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Java 8 Streams

Streams are an update of the Java API which allows to manipulate collections in a declarative way, following a functional programming style, that this new Java release, and the following ones, aims at. As a matter of fact, starting with its 8th release, in addition of its object orientation and its imperative programming style, Java becomes a functional programming language as well, exactly like Scala.

This blog ticket tries to present and explain, in a simpler way than the Java specifications, the streams API and to illustrate it with examples taken from the real world.

Streams are sequences of data items produced one at a time. They allow developers to write collections processing code at a higher level of abstraction.

There were many attempts to provide Java programmers with better libraries to manipulate collections. Among them, Guava is a popular one created by Google which brings things like multimaps and multisets. The Apache Common Collections library provides similar features. Finally, lambdaj, written by Mario Fusco, one of the authors of the book Modern Java in Action that I strongly recommend, provides many utilities to manipulate collections in a declarative way, inspired by the functional programming. Finally, Java 8 comes with its own official library for manipulating collections in a more declarative style.

In order to process Java collections in a traditional imperative style, a developer uses a so-called external iteration, for exemple a for-each statement. The streams library, by contrast, uses so-called internal iterations, meaning that it's the library itself which does the iteration and stores the result somewhere. This saves a lot of boiler-plate code to the developer who merely provides a function saying what's to be done, instead of saying how to do it, like in the case of the imperative style code. Let's look at an example:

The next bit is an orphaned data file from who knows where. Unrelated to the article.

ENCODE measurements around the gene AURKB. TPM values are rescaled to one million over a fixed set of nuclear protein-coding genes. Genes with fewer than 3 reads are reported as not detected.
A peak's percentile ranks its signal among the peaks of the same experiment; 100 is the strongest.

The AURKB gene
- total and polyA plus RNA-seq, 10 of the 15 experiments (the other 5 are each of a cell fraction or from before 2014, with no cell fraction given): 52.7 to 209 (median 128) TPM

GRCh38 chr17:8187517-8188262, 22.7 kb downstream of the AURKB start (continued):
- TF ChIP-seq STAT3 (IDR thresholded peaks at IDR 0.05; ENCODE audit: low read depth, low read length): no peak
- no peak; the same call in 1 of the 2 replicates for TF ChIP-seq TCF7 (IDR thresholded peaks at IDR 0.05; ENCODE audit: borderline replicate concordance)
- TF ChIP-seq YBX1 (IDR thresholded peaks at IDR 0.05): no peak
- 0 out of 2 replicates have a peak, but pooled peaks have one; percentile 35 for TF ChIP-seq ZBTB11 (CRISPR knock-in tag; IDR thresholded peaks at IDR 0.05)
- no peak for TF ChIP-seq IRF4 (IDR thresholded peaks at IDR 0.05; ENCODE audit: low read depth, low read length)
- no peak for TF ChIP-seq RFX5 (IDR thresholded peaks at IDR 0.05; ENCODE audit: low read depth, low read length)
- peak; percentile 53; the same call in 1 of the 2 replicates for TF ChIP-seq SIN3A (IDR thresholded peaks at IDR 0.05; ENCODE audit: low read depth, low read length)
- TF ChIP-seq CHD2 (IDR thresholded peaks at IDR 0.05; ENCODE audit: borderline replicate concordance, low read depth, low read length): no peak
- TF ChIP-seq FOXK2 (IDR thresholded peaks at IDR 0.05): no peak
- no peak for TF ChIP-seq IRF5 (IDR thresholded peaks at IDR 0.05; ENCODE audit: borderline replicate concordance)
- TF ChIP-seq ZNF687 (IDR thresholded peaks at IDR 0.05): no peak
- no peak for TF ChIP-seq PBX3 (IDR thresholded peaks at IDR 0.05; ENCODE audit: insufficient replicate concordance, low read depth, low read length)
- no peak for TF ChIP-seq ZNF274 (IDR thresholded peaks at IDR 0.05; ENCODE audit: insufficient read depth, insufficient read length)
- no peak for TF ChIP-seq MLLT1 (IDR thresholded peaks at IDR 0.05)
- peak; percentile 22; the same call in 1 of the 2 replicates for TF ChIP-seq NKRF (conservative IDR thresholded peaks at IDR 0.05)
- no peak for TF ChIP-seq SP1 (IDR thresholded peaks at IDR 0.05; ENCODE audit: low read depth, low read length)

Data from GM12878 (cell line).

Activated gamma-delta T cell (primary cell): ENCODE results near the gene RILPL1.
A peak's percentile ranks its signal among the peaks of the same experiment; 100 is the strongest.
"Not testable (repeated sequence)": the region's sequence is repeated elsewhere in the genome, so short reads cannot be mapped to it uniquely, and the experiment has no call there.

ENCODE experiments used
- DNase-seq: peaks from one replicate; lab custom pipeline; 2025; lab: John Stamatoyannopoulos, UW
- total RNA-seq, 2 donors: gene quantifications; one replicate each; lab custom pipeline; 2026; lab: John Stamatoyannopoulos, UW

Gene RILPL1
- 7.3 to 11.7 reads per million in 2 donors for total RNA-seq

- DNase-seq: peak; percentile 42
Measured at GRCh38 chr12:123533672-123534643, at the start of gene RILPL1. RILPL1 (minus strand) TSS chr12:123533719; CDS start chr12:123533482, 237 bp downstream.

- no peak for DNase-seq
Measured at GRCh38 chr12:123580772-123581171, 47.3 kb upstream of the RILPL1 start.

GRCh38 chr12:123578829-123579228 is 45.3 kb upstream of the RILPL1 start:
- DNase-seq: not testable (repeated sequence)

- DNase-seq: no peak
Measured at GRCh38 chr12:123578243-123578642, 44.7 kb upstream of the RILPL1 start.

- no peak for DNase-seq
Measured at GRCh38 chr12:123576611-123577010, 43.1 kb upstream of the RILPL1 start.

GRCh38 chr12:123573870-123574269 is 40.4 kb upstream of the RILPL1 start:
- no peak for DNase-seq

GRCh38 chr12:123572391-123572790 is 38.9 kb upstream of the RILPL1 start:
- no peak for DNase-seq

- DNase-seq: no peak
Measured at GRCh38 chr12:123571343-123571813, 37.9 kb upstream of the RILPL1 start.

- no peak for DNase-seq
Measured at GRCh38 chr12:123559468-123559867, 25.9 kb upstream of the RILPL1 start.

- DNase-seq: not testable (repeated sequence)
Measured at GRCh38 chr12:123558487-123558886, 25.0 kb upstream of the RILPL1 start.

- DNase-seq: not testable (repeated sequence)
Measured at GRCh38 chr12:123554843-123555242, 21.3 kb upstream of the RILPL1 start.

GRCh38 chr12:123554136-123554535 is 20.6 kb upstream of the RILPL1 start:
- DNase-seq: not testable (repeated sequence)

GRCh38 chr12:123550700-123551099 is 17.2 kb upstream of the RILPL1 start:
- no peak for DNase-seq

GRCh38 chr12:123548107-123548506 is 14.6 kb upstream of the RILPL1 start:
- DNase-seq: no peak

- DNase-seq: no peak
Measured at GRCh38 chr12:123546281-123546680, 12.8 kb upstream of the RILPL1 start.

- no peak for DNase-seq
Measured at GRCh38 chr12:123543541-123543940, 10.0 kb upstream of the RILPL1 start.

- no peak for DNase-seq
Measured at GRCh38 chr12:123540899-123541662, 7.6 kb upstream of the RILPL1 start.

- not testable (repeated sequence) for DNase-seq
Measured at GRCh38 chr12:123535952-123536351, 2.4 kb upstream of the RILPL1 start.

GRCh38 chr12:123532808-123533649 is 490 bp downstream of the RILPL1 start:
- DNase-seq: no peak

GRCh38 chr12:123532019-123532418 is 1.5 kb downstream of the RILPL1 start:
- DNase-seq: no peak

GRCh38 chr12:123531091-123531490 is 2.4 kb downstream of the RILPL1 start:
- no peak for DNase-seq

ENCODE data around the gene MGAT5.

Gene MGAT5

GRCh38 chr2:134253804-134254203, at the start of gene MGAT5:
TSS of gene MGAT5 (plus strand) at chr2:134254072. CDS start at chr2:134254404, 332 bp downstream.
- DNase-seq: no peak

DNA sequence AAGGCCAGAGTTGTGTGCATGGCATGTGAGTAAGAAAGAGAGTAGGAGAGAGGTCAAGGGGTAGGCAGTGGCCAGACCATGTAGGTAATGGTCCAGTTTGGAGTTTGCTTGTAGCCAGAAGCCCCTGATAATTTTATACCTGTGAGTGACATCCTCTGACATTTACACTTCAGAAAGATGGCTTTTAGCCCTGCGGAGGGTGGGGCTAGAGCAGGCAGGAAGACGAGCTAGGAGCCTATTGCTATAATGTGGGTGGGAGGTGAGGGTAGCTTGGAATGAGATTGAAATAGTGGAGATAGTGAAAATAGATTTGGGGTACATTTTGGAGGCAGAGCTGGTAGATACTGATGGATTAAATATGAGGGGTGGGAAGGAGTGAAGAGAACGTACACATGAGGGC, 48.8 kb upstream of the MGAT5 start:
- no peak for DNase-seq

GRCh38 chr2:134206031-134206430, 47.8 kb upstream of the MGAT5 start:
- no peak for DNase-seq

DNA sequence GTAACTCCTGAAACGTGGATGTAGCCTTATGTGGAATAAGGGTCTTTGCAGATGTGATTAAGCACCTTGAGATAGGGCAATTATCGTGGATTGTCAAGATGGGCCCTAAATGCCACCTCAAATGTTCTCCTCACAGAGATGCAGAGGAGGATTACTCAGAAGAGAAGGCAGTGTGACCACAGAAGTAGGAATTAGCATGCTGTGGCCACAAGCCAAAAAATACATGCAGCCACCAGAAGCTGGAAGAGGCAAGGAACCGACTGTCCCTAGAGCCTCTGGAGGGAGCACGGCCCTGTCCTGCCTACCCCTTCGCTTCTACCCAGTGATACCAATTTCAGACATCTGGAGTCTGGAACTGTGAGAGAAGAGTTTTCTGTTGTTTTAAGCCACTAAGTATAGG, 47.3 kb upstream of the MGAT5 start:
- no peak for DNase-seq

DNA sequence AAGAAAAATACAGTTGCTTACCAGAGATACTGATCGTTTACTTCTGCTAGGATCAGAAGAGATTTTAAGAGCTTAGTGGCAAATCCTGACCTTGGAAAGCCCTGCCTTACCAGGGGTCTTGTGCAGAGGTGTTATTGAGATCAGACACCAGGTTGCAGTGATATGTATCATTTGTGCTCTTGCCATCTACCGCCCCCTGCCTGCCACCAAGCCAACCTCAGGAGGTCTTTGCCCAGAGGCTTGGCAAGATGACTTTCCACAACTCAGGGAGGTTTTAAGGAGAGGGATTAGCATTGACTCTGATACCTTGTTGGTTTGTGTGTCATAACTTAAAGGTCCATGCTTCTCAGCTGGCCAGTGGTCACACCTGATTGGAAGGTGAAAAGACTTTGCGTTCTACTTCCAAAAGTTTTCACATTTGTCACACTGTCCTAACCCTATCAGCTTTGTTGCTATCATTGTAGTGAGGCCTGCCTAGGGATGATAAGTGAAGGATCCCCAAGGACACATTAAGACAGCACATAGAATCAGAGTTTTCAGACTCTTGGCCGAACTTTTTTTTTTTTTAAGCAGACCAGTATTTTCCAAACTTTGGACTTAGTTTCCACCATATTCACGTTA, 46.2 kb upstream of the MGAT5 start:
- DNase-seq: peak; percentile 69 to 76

List orders = new ArrayList<>();
for (Customer customer : customers)

The previous sequence of code is using an external iteration in order to build a list of orders. This is the traditional Java imperative programming style which uses the for-each construct. The same processing may be written using an internal iterator as follows:

List orders = customers.stream().map(Customer::getOrder).collect(toList());

Besides being more concise, the 2nd implementation doesn't tell how to build the list of orders, by iterating on customers, etc. It just tells to map a list of customers to the associated list of orders.

The streams API is quite complex and requires a lot of exercice before acquiring a good command of it. Hence I created this small project in order to provide a couple of hopefully useful examples. Given some customers and orders based collections, we are performing SQL like queries on them. Here is the domain we'll be working on:

public class Customer
  private String firstName;
  private String lastName;
  private String street;
  private String city;
  private String state;
  private String zip;
  private String country;

public class Order
  private Customer customer;
  private LocalDate date;
  private BigDecimal value;

private List orders = Arrays.asList (
  new Order(new Customer("Nicolas", "Duminil", "26 Allée des Sapins",
    "Soisy sous Motmorency", "Val d'Oise", "95230", "FR"),
    LocalDate.now(), new BigDecimal(300)),
  new Order(new Customer("Aleshia", "Tomkiewicz", "14 Taylor St",
    "St. Stephens Ward", "Kent", "CT2 7PP", "UK"),
    LocalDate.now(), new BigDecimal(1000)),
  new Order(new Customer("Evan", "Zigomalas",
    "5 Binney St", "Abbey Ward", "Buckinghamshire", "HP11 2AX", "UK"),
    LocalDate.now(), new BigDecimal(400)),
  new Order(new Customer("France", "Andrade", "8 Moor Place",
    "East Southbourne and Tuckton W", "Bournemouth", "BH6 3BE", "UK"),
    LocalDate.now(), new BigDecimal(710)),
  new Order(new Customer("Eric", "Rampy", "9472 Lind St",
    "Desborough", "Northamptonshire", "NN14 2GH", "UK"),
    LocalDate.now(), new BigDecimal(700)),
  new Order(new Customer("Corinne", "Jaret", "2150 Morley St",
    "Dee Ward", "Dumfries and Galloway", "DG8 7DE", "UK"),
    LocalDate.now(), new BigDecimal(300))

Given the domain above, we need to implement the following queries:

  1. Find all orders for a given year sorted by order value

  2. What are all the unique cities where customers are based ?

  3. Find all customers based in a given city and sort them by their last name

  4. Return a string of all customers' last names sorted alphabetically

  5. Are there any customers in a given city ?

  6. Return the values of all orders associated to customers based in a given city

  7. What's the highest value of all the orders ?

  8. Find the order with the smallest value

The solutions are in the previously mentioned GitHub project. Good luck !

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